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OPINION22 January 2014

Driven to frustration

Automotive Opinion

Research Now’s Annie Pettit takes aim at the lazy stereotype of market research peddled in the latest Peugeot commercial. It’s time to rethink what market research really is, she says.

Steve Jobs famously said, “We do no market research”, which seems to have inspired other companies to repeat the adage. In a recent TV advert, named ‘Design and Driving’, Peugeot appears to suggest that their car designs are not based on market research – which they have chosen to represent with huge piles of paper, stuffed full of charts.

Is that all there is to market research: just reams of dead trees, stuffed with data from hundreds and thousands of boring, ill-informed, ignorant consumers? I think not.

Market research is not piles of paper. It’s not charts and tables. It’s not focus groups nor surveys nor social listening nor communities. Market research is not techniques and processes. Market research is the application of brains to consumer and market information. Market research depends on smart and creative people who think, ponder, analyse, interpret, reject, rethink, and dispute. These people learn how to disregard stereotypes, tradition, and common knowledge, and focus only on what is real (or perceived to be real, as the case may be).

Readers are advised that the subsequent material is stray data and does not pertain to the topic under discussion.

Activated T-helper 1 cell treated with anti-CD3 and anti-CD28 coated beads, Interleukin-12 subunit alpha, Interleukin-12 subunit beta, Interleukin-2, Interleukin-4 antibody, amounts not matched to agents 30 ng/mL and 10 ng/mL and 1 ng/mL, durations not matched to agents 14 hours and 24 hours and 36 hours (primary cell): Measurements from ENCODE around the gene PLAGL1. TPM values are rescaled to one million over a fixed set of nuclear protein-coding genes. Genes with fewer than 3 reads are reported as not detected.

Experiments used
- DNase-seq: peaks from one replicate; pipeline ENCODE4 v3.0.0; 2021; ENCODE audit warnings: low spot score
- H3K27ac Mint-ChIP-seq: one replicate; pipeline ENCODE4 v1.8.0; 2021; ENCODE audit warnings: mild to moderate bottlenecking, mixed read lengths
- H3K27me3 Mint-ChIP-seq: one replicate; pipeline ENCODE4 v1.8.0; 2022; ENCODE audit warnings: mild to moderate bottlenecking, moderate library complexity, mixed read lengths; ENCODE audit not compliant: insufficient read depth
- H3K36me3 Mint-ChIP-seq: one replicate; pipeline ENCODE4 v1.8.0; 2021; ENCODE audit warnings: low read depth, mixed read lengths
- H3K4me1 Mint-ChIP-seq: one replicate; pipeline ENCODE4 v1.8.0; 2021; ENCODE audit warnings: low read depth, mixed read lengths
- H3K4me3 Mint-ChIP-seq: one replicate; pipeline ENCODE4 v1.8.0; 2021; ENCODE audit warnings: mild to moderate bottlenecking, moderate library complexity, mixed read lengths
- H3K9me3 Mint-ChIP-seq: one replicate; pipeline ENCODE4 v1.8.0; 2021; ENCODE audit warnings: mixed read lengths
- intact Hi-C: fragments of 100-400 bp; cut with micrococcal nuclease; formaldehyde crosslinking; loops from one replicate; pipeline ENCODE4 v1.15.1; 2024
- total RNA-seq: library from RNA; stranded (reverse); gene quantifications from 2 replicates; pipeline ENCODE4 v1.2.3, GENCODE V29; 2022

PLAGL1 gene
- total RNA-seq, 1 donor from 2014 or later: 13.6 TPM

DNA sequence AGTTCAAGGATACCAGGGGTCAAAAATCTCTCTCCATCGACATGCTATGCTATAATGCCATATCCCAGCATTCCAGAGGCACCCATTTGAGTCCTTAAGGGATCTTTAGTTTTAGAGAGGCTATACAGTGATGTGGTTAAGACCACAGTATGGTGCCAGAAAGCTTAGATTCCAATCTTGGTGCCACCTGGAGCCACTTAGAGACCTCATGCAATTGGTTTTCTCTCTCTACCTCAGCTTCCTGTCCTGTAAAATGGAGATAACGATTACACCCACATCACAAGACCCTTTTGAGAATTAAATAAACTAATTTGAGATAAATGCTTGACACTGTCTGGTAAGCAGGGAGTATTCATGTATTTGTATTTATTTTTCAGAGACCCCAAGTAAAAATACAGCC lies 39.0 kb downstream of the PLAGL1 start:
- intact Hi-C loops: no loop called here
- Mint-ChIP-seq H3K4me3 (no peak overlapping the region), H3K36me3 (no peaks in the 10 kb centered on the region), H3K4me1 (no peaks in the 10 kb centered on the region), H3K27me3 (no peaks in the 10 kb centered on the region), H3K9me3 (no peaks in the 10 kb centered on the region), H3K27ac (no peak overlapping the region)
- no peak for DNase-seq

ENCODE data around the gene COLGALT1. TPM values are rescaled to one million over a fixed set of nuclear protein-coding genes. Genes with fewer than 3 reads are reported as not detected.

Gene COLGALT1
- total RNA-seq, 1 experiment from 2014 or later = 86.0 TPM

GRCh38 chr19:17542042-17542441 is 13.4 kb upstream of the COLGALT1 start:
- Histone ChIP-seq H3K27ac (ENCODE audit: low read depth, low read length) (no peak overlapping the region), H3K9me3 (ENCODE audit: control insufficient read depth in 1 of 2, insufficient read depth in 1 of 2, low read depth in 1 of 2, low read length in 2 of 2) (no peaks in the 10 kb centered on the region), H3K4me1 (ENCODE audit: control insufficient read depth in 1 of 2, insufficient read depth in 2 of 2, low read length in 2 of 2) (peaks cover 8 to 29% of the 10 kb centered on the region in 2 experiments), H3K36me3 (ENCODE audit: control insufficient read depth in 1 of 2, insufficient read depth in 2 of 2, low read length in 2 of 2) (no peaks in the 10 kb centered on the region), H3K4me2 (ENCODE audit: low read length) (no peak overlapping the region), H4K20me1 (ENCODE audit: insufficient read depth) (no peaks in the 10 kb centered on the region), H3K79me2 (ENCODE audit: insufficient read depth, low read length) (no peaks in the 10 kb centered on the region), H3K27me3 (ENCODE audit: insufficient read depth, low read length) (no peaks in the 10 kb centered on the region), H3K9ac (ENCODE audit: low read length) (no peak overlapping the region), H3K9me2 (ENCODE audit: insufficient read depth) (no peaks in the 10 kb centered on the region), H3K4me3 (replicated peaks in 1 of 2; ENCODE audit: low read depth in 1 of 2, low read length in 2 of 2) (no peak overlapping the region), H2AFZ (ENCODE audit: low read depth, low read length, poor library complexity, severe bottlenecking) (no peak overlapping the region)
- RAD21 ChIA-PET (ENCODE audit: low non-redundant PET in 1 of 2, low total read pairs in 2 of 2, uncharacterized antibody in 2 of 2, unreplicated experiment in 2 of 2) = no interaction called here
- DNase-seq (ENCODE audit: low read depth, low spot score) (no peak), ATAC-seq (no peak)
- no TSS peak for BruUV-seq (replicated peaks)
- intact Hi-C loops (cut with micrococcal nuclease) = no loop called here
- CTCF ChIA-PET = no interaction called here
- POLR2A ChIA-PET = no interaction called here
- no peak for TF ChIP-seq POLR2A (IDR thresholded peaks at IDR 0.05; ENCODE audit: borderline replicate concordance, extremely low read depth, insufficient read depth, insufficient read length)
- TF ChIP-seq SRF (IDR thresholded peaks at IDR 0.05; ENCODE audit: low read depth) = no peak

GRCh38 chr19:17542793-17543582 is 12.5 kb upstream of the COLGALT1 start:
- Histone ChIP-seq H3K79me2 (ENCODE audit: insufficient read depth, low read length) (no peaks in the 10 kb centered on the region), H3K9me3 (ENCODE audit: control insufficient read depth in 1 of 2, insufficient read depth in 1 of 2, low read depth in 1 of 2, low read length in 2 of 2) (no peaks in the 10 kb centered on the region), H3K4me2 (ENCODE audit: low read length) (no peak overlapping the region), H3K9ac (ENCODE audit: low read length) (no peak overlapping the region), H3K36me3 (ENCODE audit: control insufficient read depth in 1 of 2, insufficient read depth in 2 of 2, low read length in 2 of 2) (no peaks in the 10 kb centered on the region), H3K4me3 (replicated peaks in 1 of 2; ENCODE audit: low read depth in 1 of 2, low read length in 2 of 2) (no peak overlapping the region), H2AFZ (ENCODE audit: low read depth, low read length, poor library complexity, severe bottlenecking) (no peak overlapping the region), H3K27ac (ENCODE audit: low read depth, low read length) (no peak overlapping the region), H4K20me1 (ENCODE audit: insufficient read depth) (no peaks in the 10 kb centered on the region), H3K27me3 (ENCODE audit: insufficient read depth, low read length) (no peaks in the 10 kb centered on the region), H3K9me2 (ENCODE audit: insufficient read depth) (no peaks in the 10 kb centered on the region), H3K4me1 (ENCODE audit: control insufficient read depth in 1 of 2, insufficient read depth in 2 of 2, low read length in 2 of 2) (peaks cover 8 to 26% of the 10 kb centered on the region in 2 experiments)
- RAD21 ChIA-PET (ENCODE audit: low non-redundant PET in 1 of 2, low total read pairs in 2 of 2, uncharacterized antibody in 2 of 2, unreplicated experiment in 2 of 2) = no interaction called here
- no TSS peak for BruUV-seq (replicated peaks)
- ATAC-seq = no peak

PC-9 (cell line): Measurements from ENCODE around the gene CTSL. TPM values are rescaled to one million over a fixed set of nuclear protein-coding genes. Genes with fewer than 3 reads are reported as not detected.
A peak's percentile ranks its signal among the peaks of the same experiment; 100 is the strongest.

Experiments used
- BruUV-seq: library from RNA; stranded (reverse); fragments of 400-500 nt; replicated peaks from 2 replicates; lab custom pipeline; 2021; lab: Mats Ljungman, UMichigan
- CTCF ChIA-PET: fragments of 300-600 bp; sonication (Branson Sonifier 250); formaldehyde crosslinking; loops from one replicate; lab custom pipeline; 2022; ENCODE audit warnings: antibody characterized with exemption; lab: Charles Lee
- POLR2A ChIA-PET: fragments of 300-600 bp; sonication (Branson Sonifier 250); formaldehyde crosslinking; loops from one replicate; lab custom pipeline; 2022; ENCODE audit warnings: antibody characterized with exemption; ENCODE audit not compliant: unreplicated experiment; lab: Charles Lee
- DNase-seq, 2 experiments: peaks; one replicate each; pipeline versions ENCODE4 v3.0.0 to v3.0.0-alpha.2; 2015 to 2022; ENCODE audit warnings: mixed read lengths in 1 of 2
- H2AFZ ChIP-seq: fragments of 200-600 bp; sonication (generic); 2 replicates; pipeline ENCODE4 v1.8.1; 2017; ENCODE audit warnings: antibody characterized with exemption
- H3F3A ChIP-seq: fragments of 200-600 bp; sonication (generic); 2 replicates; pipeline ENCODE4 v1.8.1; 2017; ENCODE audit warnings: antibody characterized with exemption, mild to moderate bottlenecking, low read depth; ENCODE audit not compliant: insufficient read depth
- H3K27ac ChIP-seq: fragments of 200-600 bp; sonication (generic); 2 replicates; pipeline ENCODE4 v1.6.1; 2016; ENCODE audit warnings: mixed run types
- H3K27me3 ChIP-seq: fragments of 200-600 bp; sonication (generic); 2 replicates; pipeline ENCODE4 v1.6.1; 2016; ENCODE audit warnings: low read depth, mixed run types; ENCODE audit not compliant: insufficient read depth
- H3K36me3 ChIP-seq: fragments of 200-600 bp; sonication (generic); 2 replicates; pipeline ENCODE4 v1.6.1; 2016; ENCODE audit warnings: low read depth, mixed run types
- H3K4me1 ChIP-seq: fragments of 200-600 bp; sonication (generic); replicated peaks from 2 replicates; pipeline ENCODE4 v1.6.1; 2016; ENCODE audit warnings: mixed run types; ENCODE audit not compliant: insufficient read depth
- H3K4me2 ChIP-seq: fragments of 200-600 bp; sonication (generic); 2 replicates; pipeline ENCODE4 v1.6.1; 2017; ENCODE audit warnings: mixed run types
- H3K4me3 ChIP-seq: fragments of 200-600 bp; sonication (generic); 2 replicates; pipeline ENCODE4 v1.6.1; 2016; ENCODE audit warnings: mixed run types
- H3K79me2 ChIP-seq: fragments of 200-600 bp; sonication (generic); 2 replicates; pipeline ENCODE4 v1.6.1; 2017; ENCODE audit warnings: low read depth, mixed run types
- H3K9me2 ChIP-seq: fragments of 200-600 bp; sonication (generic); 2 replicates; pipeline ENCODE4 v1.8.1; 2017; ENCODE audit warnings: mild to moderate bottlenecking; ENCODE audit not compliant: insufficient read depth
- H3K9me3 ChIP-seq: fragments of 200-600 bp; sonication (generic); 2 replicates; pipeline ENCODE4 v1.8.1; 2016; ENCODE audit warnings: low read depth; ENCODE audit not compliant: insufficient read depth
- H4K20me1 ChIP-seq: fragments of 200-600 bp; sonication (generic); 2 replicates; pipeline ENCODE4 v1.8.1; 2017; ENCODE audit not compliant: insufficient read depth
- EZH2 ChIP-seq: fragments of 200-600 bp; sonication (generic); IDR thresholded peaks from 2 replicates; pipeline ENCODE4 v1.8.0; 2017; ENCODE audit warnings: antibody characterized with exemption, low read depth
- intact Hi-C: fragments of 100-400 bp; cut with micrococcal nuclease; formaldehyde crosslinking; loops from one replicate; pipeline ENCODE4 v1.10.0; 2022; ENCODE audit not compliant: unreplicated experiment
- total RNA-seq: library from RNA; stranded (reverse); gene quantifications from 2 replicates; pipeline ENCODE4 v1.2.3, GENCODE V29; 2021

“Market research is not piles of paper. It depends on smart and creative people who think, ponder, analyse, interpret, reject, rethink, and dispute”

The other essential part of market research is, of course, the data. It comes in all forms – survey data, mobile phone data, focus group data, social media data, discussion group data, observational data, eye-tracking data, brain activity data, skin response data, historical data, financial data, secondary research data, and much more. Hey, why not print all that data on paper and stack it really high and messy on a desk if you want to pretend you live in pre-computer, pre-tablet, pre-environmentally conscious era. The point is that data without a thinker is just data, not market research.